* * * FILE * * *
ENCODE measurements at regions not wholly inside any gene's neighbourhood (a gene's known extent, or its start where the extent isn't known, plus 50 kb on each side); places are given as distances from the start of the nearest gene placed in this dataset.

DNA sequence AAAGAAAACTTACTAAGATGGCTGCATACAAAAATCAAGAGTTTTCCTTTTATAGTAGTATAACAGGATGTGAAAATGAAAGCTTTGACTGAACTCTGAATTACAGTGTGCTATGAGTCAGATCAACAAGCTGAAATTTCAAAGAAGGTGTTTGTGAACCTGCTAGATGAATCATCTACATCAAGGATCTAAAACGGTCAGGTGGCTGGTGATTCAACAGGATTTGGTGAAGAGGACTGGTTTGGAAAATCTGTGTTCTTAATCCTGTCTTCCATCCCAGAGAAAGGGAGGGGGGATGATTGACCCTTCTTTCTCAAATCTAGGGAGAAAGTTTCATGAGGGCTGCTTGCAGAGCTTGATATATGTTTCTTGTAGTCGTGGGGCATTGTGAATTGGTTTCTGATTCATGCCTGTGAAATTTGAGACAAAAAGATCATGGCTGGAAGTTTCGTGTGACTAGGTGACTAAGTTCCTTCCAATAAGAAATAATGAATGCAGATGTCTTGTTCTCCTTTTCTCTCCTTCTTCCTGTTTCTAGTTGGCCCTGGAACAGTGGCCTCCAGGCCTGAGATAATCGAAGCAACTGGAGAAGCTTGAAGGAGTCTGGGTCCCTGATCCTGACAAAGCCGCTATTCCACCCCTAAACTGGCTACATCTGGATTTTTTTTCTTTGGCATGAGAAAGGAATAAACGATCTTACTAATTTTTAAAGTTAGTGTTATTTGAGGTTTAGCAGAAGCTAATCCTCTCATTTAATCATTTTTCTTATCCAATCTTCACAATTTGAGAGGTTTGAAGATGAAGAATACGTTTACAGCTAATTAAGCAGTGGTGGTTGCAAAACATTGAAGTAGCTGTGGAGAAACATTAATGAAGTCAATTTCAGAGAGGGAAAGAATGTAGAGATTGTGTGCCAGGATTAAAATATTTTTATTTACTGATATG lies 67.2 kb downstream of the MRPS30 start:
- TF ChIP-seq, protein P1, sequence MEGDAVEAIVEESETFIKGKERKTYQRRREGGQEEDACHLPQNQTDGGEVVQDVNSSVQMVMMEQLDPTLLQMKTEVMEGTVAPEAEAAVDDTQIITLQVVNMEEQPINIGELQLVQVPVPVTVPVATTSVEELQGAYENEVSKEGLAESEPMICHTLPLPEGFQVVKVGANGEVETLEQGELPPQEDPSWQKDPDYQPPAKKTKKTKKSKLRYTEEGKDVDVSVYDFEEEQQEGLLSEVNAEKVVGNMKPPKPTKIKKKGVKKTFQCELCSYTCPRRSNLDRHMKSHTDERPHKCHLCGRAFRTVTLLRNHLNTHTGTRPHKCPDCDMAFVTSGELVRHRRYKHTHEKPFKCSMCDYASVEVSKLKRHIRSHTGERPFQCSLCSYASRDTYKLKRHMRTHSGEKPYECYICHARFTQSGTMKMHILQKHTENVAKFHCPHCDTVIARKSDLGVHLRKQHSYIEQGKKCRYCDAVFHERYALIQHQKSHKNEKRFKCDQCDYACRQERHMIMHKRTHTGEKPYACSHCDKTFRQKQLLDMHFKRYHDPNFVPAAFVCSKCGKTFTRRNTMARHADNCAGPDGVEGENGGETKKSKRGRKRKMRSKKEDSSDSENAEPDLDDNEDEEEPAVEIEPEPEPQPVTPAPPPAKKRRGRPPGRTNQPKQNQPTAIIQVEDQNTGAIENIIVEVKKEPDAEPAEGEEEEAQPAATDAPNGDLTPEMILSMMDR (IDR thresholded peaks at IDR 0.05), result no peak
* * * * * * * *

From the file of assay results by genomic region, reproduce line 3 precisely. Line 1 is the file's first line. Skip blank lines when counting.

- TF ChIP-seq, protein P1, sequence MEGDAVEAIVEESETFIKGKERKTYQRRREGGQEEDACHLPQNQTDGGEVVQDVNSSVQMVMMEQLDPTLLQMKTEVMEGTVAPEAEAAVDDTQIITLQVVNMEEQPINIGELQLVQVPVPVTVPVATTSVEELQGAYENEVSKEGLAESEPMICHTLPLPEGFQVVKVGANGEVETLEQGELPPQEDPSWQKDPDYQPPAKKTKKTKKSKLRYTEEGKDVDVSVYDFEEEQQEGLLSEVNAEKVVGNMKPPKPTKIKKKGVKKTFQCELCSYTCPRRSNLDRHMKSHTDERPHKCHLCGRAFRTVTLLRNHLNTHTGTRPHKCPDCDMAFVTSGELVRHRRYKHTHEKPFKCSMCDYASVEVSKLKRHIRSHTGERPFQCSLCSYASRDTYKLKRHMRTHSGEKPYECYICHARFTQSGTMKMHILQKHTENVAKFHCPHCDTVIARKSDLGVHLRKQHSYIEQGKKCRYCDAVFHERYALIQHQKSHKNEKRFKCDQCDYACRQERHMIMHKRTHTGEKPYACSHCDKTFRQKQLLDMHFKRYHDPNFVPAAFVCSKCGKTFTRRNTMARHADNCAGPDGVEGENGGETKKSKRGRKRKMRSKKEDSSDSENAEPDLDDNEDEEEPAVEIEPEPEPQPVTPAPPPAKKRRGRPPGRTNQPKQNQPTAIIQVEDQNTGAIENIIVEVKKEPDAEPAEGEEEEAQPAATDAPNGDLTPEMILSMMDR (IDR thresholded peaks at IDR 0.05), result no peak